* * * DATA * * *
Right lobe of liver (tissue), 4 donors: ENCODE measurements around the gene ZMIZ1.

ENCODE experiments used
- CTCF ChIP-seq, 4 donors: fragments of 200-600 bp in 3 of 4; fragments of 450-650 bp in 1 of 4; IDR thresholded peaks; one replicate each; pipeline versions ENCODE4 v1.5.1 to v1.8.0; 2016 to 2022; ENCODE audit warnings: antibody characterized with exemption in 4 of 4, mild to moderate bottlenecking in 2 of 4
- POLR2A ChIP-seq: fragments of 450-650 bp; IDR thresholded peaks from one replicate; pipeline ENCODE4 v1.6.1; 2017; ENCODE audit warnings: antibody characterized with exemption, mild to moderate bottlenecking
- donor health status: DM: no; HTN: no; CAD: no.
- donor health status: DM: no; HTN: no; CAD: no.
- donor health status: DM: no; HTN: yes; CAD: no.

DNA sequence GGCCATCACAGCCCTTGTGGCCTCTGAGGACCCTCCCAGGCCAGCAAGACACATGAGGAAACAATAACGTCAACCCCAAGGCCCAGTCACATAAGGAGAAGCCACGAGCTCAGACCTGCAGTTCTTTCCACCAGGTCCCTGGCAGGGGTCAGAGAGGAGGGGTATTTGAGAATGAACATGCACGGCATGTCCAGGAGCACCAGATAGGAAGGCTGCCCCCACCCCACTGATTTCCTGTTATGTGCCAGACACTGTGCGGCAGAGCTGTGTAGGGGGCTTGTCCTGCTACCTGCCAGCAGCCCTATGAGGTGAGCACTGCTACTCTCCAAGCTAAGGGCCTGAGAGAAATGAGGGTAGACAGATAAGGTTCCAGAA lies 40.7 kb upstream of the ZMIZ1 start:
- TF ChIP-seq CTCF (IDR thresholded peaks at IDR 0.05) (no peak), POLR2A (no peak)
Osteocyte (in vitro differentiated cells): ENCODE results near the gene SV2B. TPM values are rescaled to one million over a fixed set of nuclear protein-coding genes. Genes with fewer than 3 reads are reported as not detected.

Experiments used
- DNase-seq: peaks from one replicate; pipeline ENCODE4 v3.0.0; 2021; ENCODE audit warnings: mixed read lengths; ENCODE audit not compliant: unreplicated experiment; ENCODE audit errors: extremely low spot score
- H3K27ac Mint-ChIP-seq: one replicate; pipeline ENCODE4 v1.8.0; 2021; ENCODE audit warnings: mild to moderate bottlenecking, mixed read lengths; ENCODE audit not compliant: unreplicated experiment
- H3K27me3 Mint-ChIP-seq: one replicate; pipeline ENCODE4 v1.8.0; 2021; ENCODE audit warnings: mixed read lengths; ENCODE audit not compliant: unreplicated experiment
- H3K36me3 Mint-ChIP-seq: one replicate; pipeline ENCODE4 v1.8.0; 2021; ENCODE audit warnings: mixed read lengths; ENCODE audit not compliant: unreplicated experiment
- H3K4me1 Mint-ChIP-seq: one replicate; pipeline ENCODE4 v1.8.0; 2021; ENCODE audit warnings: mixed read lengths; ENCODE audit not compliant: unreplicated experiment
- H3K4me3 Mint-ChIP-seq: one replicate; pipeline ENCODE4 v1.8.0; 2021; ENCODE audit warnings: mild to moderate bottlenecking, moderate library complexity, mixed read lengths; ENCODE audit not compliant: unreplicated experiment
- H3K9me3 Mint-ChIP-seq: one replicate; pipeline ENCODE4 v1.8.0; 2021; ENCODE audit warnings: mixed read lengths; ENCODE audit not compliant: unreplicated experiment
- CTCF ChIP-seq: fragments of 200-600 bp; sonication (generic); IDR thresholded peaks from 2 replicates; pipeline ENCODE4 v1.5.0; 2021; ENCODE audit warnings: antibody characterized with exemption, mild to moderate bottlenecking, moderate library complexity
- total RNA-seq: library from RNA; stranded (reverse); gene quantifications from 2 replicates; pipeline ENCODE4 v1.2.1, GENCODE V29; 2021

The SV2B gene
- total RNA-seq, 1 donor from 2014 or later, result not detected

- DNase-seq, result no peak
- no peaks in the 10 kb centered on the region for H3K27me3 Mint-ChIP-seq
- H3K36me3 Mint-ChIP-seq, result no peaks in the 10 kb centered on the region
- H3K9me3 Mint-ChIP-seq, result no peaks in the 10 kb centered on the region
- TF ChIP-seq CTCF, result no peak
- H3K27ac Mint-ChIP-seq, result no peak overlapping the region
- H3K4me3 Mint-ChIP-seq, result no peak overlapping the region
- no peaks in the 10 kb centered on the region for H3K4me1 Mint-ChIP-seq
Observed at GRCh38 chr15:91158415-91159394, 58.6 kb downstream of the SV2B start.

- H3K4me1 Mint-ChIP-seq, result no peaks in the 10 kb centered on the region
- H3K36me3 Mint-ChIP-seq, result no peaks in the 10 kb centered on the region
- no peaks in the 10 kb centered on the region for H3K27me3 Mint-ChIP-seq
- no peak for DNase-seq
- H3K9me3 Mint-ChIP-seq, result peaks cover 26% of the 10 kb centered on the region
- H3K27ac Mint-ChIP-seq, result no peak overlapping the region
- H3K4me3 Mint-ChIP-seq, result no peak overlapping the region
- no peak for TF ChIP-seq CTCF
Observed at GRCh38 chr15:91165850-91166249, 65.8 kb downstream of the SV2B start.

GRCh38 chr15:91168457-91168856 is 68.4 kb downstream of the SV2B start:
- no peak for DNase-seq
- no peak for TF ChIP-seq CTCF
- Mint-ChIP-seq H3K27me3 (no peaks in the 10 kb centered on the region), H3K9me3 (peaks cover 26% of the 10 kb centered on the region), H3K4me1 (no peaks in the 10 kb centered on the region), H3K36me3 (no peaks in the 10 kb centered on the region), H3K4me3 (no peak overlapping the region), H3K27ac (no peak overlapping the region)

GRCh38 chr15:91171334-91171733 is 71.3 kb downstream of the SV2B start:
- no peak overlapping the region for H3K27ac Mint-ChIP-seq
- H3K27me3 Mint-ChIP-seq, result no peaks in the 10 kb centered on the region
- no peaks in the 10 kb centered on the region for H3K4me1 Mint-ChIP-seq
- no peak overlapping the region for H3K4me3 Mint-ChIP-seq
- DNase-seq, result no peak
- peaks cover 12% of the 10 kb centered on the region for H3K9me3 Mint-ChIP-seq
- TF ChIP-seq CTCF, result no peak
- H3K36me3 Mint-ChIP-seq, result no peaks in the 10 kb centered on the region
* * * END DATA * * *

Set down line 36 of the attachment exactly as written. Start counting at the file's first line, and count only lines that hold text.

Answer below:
- H3K9me3 Mint-ChIP-seq, result peaks cover 26% of the 10 kb centered on the region